SA man’s US murder trial might happen in 2015

2014-10-03 09:30

A South African man charged with the murder of four people in the United States will stand trial for two of those murders four years after his arrest.

According to Quay County District Court records in the US state of New Mexico, Muziwokuthula “Muzi” Madondo will stand trial before a jury on March 2 2015 – almost four years after his arrest in Texas.

However, these dates are not cast in stone. There is an appeal over whether an apparent confession Madondo made to police officers at the time of his arrest on March 28 2011 in the town of Conroe, near Houston, Texas, can be heard by a jury.

He is accused of shooting dead father and son Bobby Gonzales (57) and Gabriel Baca (37) in a hotel in Tucumcari, before fleeing to Texas.

New Mexico’s Attorney-General has to lodge what is called the “brief in chief” with the New Mexico Supreme Court by October 16.

This had not been done yesterday, but Quay County District Court attorney Tim Rose said that his office had, in April, sent all the necessary papers for the brief in chief to the Attorney-General’s office.

“We are hoping that there will be a ruling by then,” said Rose.

After the brief in chief has been lodged, Madondo’s lawyer Roger Bargas has 120 days to submit an answering brief. Then the Attorney-General has another 20 days to submit a responding brief.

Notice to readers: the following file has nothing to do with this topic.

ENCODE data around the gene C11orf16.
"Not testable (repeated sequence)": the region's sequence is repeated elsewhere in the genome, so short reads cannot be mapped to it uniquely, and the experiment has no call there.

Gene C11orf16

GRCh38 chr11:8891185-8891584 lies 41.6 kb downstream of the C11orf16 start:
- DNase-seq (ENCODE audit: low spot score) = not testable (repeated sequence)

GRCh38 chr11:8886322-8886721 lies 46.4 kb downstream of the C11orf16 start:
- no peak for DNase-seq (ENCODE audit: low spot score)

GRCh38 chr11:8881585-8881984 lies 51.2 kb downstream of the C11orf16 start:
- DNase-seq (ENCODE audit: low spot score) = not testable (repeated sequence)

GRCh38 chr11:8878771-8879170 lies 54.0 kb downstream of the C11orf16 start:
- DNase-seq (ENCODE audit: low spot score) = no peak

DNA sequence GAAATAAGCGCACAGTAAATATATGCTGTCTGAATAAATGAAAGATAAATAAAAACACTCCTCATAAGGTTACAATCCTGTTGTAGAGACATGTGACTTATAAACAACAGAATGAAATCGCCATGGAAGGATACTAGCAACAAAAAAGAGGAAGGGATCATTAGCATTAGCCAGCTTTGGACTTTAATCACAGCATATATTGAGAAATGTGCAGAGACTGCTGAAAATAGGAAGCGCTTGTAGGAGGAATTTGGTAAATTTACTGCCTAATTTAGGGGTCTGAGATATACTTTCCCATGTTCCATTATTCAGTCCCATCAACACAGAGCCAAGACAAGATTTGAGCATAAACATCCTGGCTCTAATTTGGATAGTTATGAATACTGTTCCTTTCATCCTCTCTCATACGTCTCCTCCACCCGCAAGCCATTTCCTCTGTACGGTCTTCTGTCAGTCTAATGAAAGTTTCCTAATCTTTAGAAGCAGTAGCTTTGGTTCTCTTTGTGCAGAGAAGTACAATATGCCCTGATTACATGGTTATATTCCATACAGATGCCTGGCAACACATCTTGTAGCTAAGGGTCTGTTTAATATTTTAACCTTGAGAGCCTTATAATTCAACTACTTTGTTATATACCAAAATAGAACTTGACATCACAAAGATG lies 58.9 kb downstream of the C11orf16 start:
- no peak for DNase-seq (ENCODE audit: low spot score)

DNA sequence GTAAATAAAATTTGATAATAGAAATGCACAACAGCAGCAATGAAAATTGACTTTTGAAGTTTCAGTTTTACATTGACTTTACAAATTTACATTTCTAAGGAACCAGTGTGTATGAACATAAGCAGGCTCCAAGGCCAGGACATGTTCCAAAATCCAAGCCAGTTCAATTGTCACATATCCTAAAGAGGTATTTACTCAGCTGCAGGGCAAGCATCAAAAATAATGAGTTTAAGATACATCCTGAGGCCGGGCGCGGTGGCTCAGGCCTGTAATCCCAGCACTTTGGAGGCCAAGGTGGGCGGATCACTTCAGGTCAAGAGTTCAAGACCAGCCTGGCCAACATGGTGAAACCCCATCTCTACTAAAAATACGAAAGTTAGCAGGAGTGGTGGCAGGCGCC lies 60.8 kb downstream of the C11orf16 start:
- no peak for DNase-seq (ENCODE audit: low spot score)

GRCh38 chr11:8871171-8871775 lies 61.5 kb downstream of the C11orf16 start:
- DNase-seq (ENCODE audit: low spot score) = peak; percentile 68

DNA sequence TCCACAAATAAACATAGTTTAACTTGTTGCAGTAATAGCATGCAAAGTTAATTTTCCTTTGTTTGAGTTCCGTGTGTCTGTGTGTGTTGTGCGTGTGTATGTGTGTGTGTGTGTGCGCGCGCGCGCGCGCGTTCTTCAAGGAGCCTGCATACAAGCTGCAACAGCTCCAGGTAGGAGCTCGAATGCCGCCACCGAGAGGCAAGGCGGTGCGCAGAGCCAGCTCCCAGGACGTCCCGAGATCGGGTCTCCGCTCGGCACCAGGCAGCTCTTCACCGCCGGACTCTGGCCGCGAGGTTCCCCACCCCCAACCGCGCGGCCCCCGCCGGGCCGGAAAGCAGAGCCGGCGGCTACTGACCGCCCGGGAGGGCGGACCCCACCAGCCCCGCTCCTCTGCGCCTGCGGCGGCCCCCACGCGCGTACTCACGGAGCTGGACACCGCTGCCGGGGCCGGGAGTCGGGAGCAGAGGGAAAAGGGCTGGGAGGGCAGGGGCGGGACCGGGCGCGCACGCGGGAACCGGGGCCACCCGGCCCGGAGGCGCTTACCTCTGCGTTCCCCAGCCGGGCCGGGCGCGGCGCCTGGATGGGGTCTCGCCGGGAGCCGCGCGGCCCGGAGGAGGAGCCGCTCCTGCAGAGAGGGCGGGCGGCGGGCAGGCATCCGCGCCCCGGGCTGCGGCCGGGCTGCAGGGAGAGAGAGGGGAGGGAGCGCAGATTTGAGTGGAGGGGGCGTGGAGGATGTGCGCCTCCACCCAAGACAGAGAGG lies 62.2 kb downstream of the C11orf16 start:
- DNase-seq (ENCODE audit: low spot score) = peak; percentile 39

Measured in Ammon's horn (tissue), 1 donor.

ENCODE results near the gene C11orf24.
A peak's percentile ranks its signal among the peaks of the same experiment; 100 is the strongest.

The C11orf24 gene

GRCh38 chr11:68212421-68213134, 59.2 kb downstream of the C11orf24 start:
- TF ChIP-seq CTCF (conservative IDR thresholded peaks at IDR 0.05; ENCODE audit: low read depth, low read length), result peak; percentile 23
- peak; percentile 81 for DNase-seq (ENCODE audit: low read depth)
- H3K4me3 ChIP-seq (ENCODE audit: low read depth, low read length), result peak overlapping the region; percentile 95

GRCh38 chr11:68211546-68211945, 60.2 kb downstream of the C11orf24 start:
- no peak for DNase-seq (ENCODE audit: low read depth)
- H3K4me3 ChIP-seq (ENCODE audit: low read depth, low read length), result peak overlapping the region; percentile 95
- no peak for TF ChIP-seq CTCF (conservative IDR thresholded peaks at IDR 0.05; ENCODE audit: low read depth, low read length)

The five judges of the New Mexico supreme court could rule on the basis of the documents submitted, but they may also ask for the parties to argue their case orally before a ruling is made.

In the video and oral statements suppressed by Mitchell, Madondo allegedly confesses to the murder of FirstMerit Bank executive Jacquelyn Hilder (60). She was shot dead in her home in Akron, Ohio, on February 17 2011.

Two days later, about 300km away, the bullet-riddled body of Maritzburg College old boy Zenzele Mdadane (25) was found in the woods in Butler Township, Ohio.

Madondo (34) also allegedly confessed to this killing.

Madondo has yet to appear in court in Ohio for the murders of Hilder and Mdadane, or to plead to them.

Originally from Richmond, near Pietermaritzburg, Madondo emigrated to the US in 2008 to study theology.

New Mexico does not have the death penalty, but if Madondo is convicted of the two murders in Ohio, he could face the death penalty in that state.

At the time of his arrest it was reported that Madondo had claimed he wanted the death penalty.

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